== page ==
It’s happened to nearly every architect and builder: products are specified, plans are made, and months later directives are overlooked or overruled by the contractor on the jobsite. Perhaps its habit or preference, perhaps something is overlooked.
Some product swaps result in zero risk, but in other cases specified materials are crucial for meeting code requirements, achieving desired design goals, or maintaining tight budgets. For example, specifying LP® FlameBlock® Fire-Rated OSB Sheathing to achieve fire-rated assemblies shifts the makeup of the rest of a wall assembly, so switching the sheathing on the fly can impact code approvals, lead to cost overruns, or, ultimately, potentially affect the safety of building occupants.
Here are a few strategies for improving communication with subcontractors and framers to ensure that design and product specifications are met:
According to the latest American Community Survey from the U.S. Census Bureau, about 4 million people now work in residential construction (both single-family and multifamily) – down from the 5 million who were employed just before the Great Recession. Although the workforce has shrunk by 20 percent nationwide, some parts of the country are experiencing less pain than others. Similarly, light commercial construction has been reportedly back on the rise post-Recession, with IBISWorld reporting that the recovery started just before 2014 and continuing steadily through 2019 (source).Continue Reading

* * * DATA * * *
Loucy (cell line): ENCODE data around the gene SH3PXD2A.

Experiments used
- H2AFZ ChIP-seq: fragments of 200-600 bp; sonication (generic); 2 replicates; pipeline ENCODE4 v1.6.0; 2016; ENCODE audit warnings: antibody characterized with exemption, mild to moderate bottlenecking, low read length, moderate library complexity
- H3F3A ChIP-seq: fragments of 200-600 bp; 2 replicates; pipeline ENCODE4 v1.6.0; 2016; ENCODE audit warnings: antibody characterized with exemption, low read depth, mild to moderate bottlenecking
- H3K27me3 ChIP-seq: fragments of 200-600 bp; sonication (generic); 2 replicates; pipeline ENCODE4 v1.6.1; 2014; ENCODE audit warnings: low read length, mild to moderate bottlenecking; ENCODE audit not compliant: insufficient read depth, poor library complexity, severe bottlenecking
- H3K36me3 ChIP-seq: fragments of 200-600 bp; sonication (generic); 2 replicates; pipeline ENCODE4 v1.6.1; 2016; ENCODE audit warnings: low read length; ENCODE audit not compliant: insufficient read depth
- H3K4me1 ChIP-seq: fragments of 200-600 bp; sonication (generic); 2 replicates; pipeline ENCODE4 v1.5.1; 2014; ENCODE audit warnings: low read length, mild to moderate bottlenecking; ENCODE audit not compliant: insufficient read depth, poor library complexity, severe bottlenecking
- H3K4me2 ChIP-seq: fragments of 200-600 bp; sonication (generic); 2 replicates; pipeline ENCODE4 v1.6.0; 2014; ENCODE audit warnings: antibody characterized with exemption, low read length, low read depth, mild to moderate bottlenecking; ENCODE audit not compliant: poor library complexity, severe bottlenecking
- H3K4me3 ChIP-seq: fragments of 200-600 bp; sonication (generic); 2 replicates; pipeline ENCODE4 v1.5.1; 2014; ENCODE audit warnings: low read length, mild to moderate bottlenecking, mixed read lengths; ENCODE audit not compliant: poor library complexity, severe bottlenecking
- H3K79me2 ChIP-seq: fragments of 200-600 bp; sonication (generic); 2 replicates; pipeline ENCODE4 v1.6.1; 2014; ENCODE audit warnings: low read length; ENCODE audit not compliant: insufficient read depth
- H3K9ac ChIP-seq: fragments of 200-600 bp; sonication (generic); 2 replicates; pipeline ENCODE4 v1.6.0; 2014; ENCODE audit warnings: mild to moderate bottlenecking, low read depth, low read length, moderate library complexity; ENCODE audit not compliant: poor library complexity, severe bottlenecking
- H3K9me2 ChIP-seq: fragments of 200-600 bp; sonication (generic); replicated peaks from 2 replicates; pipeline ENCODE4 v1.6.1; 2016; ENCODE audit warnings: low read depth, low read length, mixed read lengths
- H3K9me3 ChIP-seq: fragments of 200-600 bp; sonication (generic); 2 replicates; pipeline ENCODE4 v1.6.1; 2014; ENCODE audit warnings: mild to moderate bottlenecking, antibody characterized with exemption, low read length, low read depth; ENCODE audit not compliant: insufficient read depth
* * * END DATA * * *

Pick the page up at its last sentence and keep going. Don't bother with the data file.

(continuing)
It’s frustrating when factors outside of your control cause you delays or unexpected expenses during a project. Those factors could be weather delays, insufficient staffing, breakdowns in cash flow and unreliable product availability. LP devotes significant resources each year to ensure that its product availability is second to none. Because even the most innovative building solution is useless to customers unless they know that it’s available when they really need it.
It’s a silly name, but a “butt joint” is an application technique where two pieces of material are “butted” up against each other. It is the simplest joint to make, and a butt joint can be either end to end or end to face. Depending on the width of the wall, butt joints will occur where two pieces of lap siding come together, creating a vertical seam. LP® SmartSide® lap siding products are available in 16’ lengths, and can help reduce the amount of seams where a butt joint would normally occur when using shorter pieces.
For many years, construction pros have relied on experience and gut instinct more than on data, but that’s rapidly changing. Many banks, investment groups and insurance companies now need a construction data analysis to help identify potential risks before okaying a construction deal. And in the field, builders need easy access to actionable information – both at the lot level and company-wide – to help boost quality, control costs and manage trade partners.